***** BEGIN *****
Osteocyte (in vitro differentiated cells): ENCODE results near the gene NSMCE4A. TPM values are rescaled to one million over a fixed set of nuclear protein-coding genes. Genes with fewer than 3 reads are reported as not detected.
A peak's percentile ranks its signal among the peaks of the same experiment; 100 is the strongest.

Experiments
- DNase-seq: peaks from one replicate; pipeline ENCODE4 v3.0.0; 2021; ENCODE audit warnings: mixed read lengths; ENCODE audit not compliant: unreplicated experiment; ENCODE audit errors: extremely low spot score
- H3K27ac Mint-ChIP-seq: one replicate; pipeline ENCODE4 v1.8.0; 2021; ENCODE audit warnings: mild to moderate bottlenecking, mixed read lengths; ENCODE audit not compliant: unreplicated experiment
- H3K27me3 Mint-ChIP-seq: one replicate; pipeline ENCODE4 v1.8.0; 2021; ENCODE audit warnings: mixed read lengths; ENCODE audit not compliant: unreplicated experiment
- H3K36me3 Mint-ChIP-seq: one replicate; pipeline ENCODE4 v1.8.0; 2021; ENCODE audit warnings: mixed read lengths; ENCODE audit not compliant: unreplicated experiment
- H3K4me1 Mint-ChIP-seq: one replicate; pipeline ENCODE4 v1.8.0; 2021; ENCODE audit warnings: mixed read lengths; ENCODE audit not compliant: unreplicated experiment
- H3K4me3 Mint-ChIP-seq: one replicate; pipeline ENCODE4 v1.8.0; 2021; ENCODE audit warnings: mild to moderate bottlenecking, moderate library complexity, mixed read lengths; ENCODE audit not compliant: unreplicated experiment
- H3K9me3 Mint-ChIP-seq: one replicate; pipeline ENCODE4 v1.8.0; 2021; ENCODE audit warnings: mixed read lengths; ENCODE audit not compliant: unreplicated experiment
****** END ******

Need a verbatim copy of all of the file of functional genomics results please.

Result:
Osteocyte (in vitro differentiated cells): ENCODE results near the gene NSMCE4A. TPM values are rescaled to one million over a fixed set of nuclear protein-coding genes. Genes with fewer than 3 reads are reported as not detected.
A peak's percentile ranks its signal among the peaks of the same experiment; 100 is the strongest.

Experiments
- DNase-seq: peaks from one replicate; pipeline ENCODE4 v3.0.0; 2021; ENCODE audit warnings: mixed read lengths; ENCODE audit not compliant: unreplicated experiment; ENCODE audit errors: extremely low spot score
- H3K27ac Mint-ChIP-seq: one replicate; pipeline ENCODE4 v1.8.0; 2021; ENCODE audit warnings: mild to moderate bottlenecking, mixed read lengths; ENCODE audit not compliant: unreplicated experiment
- H3K27me3 Mint-ChIP-seq: one replicate; pipeline ENCODE4 v1.8.0; 2021; ENCODE audit warnings: mixed read lengths; ENCODE audit not compliant: unreplicated experiment
- H3K36me3 Mint-ChIP-seq: one replicate; pipeline ENCODE4 v1.8.0; 2021; ENCODE audit warnings: mixed read lengths; ENCODE audit not compliant: unreplicated experiment
- H3K4me1 Mint-ChIP-seq: one replicate; pipeline ENCODE4 v1.8.0; 2021; ENCODE audit warnings: mixed read lengths; ENCODE audit not compliant: unreplicated experiment
- H3K4me3 Mint-ChIP-seq: one replicate; pipeline ENCODE4 v1.8.0; 2021; ENCODE audit warnings: mild to moderate bottlenecking, moderate library complexity, mixed read lengths; ENCODE audit not compliant: unreplicated experiment
- H3K9me3 Mint-ChIP-seq: one replicate; pipeline ENCODE4 v1.8.0; 2021; ENCODE audit warnings: mixed read lengths; ENCODE audit not compliant: unreplicated experiment